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The code is:

*(buf+2) |= (unsigned char)(mFlag & 0x7f);

buf is unsigned char * and mFlag is unsigned char

I guess it is because the return value of operator|= so that I get the warnings

warning: conversion to 'unsigned char' from 'int' may alter its value

How can I remove the warning? Is it due to operator|=?

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Did you try buf[2] |= (unsigned char)(mFlag & 0x7f);? – Rapptz Jul 24 '13 at 3:03
It's probably casting the result of the masking, which is an int. I don't see any particular use in this instance of the warning. – chris Jul 24 '13 at 3:04
buf[2] also gives the warning. @Rapptz – thundium Jul 24 '13 at 3:10
For the result of masking, I coverted it to unsigned char, why it still hold an int value? And I did use the static_cast<unsigned char> as well ,not work either @chris. Thanks for your help – thundium Jul 24 '13 at 3:10
Well, I don't get any warnings with -Wall and -pedantic. Link – Rapptz Jul 24 '13 at 3:14
up vote 4 down vote accepted

In C all arithmetic (including &) is done in types at least as wide as int. So the result of your expression will always be int or unsigned depending on the type of your constant.

Since the constant 0x7f is obviously within bounds for any of the character types the warning your compiler gives is in effect not really helpful, I would even consider it a bug.

The only thing that you can do about this is

*(buf+2) = (unsigned)*(buf+2) | 0x7FU; 

That is to convert the value explicitly to the wider type. If this still gives you a warning for the assignenent use

*(buf+2) = (unsigned char)((unsigned)*(buf+2) | 0x7FU);

but then you should definitively think of upgrading your compiler or change the warning options that you use.

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Huh, I didn't realize that the integer promotion was forced for all arithmetic operands. But there it is in just before paragraph 3. – jxh Jul 26 '13 at 5:01

Should be able to get rid if the warning by declaring the constant as unsigned

*(buf+2) |= (mFlag & 0x7fu);
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warning: conversion to ‘unsigned char’ from ‘unsigned int’ may alter its value [-Wconversion] – Alter Mann Jul 24 '13 at 3:40
No the conversion in question is the one on the left side of |=. – Jens Gustedt Jul 24 '13 at 6:13

To remove the warning, you apparently need a temporary variable to hold the 0x7f value.

unsigned char x = 0x7f;
*(buf+2) |= mFlag & x;

The problem seems to be that the compiler is treating any attempt to convert the literal to an unsigned char via a cast results in the warning (further discussion indicates this is specific to the |= operator, simple assignment does not seem to have a problem). However, initialization of a variable is allowed without warning.

Another workaround is to define an inline function to serve the same purpose as the cast. I made this function look similar to a C++ static_cast<>:

template <typename T>
inline T static_conversion (T x) { return x; }
*(buf+2) |= mFlag & static_conversion<unsigned char>(0x7f);

A C version (which also works for C++) would use a different inline function, since C doesn't have templates:

inline unsigned char to_unsigned_char (unsigned char x) { return x; }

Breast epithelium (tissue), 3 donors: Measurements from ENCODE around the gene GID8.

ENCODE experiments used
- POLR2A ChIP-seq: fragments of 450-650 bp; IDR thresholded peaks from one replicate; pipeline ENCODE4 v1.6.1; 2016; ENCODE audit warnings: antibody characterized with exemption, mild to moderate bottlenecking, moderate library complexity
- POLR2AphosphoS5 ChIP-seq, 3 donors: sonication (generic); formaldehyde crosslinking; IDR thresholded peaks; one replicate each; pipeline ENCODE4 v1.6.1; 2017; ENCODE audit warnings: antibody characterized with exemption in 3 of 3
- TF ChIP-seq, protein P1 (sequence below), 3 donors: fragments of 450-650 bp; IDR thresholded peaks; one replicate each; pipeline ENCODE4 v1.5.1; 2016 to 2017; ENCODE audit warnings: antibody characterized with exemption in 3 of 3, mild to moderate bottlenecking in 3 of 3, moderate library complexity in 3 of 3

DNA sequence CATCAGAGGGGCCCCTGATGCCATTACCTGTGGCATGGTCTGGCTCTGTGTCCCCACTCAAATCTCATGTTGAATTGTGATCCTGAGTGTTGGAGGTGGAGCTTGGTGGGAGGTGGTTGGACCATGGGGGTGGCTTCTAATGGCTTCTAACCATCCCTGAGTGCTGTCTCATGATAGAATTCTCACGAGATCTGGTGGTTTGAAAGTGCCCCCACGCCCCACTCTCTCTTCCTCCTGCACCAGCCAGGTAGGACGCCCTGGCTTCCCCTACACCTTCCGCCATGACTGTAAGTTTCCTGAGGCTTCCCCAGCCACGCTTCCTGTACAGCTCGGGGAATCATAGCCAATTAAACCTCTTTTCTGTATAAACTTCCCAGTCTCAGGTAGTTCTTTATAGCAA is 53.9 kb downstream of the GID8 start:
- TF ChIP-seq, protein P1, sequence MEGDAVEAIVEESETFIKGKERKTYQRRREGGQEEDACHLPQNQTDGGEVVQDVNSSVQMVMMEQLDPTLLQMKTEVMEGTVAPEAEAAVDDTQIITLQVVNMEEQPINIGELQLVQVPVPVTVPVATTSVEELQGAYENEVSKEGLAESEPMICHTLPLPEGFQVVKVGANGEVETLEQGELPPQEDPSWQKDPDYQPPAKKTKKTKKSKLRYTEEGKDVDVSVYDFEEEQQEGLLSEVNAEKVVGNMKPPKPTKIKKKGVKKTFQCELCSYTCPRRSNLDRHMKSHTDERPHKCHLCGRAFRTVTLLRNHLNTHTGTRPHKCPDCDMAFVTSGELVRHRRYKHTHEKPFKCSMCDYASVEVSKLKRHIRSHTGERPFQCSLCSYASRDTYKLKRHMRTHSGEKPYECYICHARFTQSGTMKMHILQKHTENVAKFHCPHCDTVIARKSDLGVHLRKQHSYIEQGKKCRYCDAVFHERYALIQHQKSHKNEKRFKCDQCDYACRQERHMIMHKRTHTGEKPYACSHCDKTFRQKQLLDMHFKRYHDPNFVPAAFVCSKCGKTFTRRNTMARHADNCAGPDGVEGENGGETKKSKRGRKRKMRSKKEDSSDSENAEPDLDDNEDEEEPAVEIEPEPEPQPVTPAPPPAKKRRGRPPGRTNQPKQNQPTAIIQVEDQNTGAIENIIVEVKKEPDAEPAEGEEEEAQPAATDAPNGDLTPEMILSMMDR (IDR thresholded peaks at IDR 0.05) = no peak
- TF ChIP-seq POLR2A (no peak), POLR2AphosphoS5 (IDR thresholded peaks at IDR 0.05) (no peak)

/* ... */
*(buf+2) |= mFlag & to_unsigned_char(0x7f);
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That's not the problem, the result of (mFlag & 127u) is still an int – Alter Mann Jul 24 '13 at 3:19
@DavidRF: It's not supposed to be. – jxh Jul 24 '13 at 3:33
Isn't it quite redundant expecially you have lots of masking work? – thundium Jul 24 '13 at 3:41
@user2612857: The inline function makes it less redundant, and about equivalent work as adding a cast. – jxh Jul 24 '13 at 3:41
Then I would prefer *(buf+2) = static_cast<unsigned char>(*(buf+2) | (mFlag & 0x7f)); – thundium Jul 24 '13 at 3:42

As @chris says, it's probably casting the result of the masking (and you get a warning when -Wconversion flag is on)

I would use *(buf+2) = (unsigned char)((mFlag & 0x7f) | *(buf+2)); but if you insist on using |= you can take advantage of compound literals (only for C99):

*(buf+2) |= (unsigned char){mFlag & 0x7f};
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No this wouldn't help, both operands are converted to int before the | operation. – Jens Gustedt Jul 24 '13 at 6:12
@JensGustedt, have you tried running on C99? works for me without warning – Alter Mann Jul 24 '13 at 6:15
This is not a question of C99 or not but of a buggy compiler that has bogus warnings. So probably neither you not me can test it without having the same version of gcc. Nevertheless, the conversion that that compiler complains about is on the left, I think. – Jens Gustedt Jul 24 '13 at 6:20
A compound literal is a postfix expression that provides an unnamed object of the type specified in the cast whose value is given by the initializer list, works like *(buf+2) |= dummy_unsigned_char = (unsigned char)(mFlag & 0x7f);, keep in mind that dummy_unsigned_char = (unsigned char)(mFlag & 0x7f); is executed before than *(buf+2) |= dummy_unsigned_char and simple assignment doesn't seems to have problems, anyway you are right, its a bogus warning – Alter Mann Jul 24 '13 at 7:03
A compound literal doesn't help at all here. Any "narrow" type is promoted to int (or sometimes unsigned) before arithmetic operations. There is no difference in how one obtains the expression of type unsigned char. – Jens Gustedt Jul 24 '13 at 7:03

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